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Top Tips for Dealing with School Camps When Your Child Wets the Bed

Top Tips for Dealing with School Camps When Your Child Wets the Bed

One of the best memories a child has of school is often the school camps. However this is often not the case for a child who still wets the bed. According to the Royal Children’s Hospital in Melbourne, 1 in 10 kids still wet the bed by early primary school and around 1 in 20 by upper primary school. That means if a whole year level is away on camp, there could be a whole group of kids who are still wetting the bed. Below are some really helpful and practical tips to help you and your child manage bed wetting while still being able to enjoy school camps.

First Steps

  1. Preparation. As soon as you find out about the dates for your child’s school camp, it is important to start the discussion with your child. If you are considering alarm training, it needs to be completed 4-6 months before the camp. You can watch a video HERE on alarms. As soon as you start talking and planning for the upcoming camp, the less anxiety your child will have around it.
  2. Autonomy is key. It is important to note that your child needs to be at the centre of the plan. If they are going on school camp then they are usually old enough to have a say and an opinion. It’s so important we include our child in the discussions and decisions to give them a sense of control. Afterall, they are going to be the one away on camp or a sleepover so they need to be comfortable with the plan that has been put into place.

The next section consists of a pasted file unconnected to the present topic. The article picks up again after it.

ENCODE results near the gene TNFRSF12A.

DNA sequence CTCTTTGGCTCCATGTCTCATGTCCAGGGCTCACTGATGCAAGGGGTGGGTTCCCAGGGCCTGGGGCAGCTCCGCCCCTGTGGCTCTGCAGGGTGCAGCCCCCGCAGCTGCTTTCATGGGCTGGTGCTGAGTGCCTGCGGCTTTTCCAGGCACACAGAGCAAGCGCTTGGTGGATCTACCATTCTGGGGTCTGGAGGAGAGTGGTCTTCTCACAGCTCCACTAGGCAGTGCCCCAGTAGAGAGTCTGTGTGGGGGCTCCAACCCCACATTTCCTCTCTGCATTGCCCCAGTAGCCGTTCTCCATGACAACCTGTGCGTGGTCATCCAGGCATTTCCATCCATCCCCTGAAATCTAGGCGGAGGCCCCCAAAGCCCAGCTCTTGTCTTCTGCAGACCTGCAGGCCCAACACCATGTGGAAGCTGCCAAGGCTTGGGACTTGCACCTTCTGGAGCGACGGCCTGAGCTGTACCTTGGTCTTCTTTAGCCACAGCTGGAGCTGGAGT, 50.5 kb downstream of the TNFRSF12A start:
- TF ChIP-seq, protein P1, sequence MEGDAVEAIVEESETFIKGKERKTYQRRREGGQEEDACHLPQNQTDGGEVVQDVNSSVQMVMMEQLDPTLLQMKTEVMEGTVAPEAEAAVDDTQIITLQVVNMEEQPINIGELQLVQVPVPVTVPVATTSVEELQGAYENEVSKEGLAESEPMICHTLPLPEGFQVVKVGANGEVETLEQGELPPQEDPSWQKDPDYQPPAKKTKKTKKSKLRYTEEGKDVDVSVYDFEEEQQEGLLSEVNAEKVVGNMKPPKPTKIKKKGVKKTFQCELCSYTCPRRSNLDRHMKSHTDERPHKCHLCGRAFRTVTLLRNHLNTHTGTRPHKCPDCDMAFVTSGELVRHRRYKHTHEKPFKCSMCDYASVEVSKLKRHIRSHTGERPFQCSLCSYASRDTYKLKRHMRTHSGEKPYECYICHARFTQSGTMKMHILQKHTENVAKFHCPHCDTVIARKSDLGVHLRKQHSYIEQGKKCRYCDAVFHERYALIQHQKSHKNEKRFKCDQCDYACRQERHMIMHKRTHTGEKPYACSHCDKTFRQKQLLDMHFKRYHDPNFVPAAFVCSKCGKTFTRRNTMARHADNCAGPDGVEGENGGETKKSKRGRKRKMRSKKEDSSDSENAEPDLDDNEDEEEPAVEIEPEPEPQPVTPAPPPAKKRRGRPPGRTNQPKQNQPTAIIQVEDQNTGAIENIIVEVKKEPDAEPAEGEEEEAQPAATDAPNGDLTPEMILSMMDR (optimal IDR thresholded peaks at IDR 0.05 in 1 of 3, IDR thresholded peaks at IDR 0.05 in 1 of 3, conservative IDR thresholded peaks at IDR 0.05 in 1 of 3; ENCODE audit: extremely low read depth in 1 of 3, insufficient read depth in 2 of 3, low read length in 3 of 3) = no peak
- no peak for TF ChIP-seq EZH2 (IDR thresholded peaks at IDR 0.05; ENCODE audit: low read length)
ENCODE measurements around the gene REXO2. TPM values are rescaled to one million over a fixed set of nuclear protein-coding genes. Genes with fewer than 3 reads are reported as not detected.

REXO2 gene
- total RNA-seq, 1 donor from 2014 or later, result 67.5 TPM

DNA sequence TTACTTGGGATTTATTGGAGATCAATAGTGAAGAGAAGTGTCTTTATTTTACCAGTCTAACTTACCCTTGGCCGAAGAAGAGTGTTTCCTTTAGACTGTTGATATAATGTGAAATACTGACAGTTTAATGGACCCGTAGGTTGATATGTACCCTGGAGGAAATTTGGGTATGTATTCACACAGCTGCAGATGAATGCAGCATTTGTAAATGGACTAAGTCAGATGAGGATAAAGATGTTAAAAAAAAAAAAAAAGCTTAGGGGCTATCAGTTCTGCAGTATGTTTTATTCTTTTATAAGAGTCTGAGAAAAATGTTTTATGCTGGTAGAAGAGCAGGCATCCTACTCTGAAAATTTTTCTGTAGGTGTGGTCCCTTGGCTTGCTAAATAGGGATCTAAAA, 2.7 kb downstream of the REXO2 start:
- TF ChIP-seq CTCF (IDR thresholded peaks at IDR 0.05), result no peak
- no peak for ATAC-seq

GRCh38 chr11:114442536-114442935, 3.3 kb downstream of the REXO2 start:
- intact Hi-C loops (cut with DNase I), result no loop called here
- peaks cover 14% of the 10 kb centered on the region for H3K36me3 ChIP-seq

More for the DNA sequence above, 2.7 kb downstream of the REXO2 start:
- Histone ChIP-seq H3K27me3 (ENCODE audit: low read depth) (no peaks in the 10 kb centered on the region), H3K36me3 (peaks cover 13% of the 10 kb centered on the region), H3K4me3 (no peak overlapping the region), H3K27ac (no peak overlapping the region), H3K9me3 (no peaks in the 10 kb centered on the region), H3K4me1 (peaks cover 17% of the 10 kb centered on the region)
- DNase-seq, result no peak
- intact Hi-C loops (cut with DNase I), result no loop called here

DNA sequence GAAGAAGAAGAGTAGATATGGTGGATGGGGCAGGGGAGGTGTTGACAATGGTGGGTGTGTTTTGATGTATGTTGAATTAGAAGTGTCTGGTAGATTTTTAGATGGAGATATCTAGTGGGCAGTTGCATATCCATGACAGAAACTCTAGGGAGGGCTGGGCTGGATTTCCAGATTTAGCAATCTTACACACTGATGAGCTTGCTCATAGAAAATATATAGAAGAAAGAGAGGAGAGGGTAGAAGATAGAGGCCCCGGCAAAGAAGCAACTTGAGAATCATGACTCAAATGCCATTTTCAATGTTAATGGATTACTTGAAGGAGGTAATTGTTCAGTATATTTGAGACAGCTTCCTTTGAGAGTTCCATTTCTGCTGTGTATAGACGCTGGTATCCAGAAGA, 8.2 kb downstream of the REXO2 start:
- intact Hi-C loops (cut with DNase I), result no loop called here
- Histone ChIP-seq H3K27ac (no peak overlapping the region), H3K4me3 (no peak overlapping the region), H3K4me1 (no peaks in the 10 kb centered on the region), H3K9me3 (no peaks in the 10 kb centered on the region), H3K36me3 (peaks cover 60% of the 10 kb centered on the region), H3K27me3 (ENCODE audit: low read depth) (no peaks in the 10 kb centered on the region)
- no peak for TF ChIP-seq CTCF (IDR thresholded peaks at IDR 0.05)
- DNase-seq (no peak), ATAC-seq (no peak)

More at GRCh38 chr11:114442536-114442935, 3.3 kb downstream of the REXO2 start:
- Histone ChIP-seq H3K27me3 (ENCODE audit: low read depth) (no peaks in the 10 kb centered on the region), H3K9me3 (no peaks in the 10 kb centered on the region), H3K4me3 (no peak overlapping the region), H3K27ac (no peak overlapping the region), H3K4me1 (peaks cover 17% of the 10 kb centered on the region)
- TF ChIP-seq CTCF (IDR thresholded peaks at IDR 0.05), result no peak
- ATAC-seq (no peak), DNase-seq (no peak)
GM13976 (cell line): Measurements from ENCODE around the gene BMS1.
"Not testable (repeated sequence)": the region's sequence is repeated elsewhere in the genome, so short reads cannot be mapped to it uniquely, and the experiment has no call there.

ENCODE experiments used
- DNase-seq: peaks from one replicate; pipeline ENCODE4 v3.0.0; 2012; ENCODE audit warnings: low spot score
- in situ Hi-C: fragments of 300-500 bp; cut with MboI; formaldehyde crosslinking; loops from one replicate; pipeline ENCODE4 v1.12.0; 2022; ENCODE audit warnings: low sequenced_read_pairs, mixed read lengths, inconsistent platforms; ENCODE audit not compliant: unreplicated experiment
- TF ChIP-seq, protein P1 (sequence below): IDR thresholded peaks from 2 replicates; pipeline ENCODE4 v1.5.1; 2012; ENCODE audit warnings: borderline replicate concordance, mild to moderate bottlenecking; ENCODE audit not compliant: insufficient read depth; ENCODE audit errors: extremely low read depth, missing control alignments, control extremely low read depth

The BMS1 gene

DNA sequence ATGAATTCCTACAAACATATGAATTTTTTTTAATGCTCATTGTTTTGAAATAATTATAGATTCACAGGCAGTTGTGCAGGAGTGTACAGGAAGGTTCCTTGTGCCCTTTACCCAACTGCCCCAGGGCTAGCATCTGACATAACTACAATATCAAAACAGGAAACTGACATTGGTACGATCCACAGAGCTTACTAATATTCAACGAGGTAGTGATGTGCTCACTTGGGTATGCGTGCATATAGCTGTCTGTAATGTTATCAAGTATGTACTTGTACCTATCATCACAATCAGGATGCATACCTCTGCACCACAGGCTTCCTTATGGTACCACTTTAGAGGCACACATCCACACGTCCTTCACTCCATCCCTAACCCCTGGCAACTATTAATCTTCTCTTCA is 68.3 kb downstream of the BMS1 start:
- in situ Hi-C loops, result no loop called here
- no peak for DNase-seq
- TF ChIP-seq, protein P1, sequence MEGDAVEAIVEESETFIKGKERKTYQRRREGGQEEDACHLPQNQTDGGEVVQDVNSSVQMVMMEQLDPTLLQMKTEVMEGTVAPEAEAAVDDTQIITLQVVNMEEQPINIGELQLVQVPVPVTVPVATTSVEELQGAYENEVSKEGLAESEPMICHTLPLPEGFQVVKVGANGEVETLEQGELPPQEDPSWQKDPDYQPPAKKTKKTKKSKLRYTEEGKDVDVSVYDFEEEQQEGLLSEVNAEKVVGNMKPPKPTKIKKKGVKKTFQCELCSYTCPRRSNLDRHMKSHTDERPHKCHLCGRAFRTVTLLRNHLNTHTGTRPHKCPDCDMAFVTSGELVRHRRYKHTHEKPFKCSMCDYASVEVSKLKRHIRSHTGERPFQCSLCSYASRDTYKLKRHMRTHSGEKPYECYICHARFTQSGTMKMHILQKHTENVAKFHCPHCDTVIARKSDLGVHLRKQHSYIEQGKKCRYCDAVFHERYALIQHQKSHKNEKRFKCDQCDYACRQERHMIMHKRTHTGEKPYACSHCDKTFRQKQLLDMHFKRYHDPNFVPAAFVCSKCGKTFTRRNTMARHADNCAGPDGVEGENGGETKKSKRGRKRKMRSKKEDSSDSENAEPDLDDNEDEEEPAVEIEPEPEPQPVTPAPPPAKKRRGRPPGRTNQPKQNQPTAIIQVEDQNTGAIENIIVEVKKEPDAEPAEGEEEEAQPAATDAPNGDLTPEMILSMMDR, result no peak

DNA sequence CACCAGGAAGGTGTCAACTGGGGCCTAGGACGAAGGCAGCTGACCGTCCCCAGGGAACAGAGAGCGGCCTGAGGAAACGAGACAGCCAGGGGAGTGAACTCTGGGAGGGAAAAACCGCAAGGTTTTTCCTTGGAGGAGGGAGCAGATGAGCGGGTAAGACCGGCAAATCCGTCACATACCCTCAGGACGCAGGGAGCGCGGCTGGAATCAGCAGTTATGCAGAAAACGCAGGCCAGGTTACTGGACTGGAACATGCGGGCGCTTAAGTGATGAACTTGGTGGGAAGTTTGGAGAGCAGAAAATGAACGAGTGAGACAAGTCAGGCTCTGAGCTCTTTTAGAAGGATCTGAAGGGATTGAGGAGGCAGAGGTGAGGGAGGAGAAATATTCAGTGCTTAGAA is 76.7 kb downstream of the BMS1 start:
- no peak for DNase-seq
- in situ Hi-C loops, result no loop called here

3. Inform the school. If your child is going on school camp then you would have filled out a medical form. This is where you can write any notes about your child’s health and where you need to include information regarding your child’s bed wetting. However it is not enough to simply record it on the form. Contact the school and ask to have a meeting with the camp coordinator, where you can discuss your own child’s individual needs and circumstance. It’s also important to include your child in this meeting, to avoid them feeling like they are being spoken about behind their back.
  4. Have a plan. This plan is to be created by you and your child together. Things to consider are; what do I do at night time to help me not wet the bed? what happens if I wet the bed? Who do I tell if I wet the bed? What do I do with my wet sheet/pyjamas? By considering these questions together, you can then come up with a plan that your child agrees to. It’s a great idea to actually write it up, and that way you can also pass this onto the school so you are all on the same page.
  5. Role Play. It is incredibly powerful to have children role play, or act out scenarios that might happen, to allow them to practise the situation without it happening in real life. Read through your plan together and act out the different scenarios. For example if they are going to be sleeping in a sleeping bag at camp, get them to practise lying in their sleeping bag and then pretend they have had an accident. What will they do? This empowers the child to know what to do should the scenario come to fruition.

 kids playing tug o war

Practical Tools: